In spite of much rhetoric on the subject, and the holy grail of the triple constraint, you cannot measure your entire worth as a project leader, or the success of your project, purely by whether they are on-time, on-budget, and feature-complete. In fact, to do so could create a negative spiral that further undermines your chances of success.
Marcus Buckingham, of First Break All the Rules fame, argues in The One Thing You Need to Know that people and teams do not perform at their best when they are realistic. Great managers get the best performance from people when they build their self-assurance to the point of helping them to become unrealistically optimistic. And great leaders achieve the best from their organizations when they rally people to a better future and get them to be unrealistically optimistic about the prospects that things will get better.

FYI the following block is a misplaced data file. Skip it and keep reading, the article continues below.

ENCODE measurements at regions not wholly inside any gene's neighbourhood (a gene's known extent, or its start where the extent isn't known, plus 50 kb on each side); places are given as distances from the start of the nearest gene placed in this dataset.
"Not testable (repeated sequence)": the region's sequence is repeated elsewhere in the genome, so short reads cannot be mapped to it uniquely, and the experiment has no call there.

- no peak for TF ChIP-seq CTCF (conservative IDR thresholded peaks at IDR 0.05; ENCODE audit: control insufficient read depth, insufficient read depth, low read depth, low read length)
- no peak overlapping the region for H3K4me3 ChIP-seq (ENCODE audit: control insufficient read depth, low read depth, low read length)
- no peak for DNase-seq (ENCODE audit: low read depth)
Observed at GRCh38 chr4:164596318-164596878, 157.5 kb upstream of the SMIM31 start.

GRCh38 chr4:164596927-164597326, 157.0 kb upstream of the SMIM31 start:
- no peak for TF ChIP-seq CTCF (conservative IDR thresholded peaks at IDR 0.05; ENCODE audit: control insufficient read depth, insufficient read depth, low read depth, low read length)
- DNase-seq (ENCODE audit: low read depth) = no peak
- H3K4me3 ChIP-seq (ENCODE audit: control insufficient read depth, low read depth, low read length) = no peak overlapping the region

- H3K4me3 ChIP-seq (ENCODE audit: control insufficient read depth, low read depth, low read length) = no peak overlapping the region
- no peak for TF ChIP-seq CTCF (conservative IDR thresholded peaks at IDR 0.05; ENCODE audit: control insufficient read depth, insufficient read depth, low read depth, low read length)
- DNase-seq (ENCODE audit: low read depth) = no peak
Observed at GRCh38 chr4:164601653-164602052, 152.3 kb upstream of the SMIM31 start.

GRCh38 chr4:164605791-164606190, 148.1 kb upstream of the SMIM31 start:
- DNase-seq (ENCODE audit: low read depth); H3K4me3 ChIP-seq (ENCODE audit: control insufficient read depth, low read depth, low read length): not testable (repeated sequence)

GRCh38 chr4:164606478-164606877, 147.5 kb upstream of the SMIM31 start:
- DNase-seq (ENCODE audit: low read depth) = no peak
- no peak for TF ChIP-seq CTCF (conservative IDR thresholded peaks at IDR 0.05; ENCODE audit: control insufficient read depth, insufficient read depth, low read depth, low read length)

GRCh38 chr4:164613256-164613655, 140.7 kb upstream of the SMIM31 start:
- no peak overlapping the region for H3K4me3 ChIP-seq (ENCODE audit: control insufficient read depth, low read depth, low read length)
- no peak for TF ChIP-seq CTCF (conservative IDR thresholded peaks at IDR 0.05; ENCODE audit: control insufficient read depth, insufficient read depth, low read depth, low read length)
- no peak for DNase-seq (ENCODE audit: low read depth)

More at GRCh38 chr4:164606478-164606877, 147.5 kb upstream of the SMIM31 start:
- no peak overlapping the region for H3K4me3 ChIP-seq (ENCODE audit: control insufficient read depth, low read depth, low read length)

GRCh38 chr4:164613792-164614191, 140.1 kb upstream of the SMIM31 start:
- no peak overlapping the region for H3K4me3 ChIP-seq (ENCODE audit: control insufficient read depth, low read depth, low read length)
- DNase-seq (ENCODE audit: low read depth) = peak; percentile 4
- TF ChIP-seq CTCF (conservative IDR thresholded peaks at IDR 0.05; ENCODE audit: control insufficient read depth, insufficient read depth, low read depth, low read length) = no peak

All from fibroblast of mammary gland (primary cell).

Optimism is a Strategy
Unrealistic optimism and high self-esteem are key factors in individual and team success. However the project management environment isn’t exactly brimming with unbridled optimism and positive reinforcement. Quite the opposite. Continue reading